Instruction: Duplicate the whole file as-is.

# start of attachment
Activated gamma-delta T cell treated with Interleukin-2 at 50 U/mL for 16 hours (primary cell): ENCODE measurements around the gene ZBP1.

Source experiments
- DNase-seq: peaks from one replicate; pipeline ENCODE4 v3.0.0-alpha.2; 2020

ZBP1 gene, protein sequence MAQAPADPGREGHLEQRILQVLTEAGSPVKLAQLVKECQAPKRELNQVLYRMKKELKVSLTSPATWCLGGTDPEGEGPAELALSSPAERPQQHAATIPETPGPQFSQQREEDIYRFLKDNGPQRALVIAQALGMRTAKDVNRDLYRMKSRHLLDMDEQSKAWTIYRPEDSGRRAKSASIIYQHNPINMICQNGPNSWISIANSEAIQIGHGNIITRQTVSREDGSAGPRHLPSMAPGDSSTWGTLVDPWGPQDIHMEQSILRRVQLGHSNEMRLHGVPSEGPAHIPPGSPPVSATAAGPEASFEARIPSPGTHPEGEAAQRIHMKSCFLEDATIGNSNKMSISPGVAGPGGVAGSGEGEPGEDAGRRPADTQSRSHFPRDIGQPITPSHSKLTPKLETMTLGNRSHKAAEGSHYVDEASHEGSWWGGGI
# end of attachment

Activated gamma-delta T cell treated with Interleukin-2 at 50 U/mL for 16 hours (primary cell): ENCODE measurements around the gene ZBP1.

Source experiments
- DNase-seq: peaks from one replicate; pipeline ENCODE4 v3.0.0-alpha.2; 2020

ZBP1 gene, protein sequence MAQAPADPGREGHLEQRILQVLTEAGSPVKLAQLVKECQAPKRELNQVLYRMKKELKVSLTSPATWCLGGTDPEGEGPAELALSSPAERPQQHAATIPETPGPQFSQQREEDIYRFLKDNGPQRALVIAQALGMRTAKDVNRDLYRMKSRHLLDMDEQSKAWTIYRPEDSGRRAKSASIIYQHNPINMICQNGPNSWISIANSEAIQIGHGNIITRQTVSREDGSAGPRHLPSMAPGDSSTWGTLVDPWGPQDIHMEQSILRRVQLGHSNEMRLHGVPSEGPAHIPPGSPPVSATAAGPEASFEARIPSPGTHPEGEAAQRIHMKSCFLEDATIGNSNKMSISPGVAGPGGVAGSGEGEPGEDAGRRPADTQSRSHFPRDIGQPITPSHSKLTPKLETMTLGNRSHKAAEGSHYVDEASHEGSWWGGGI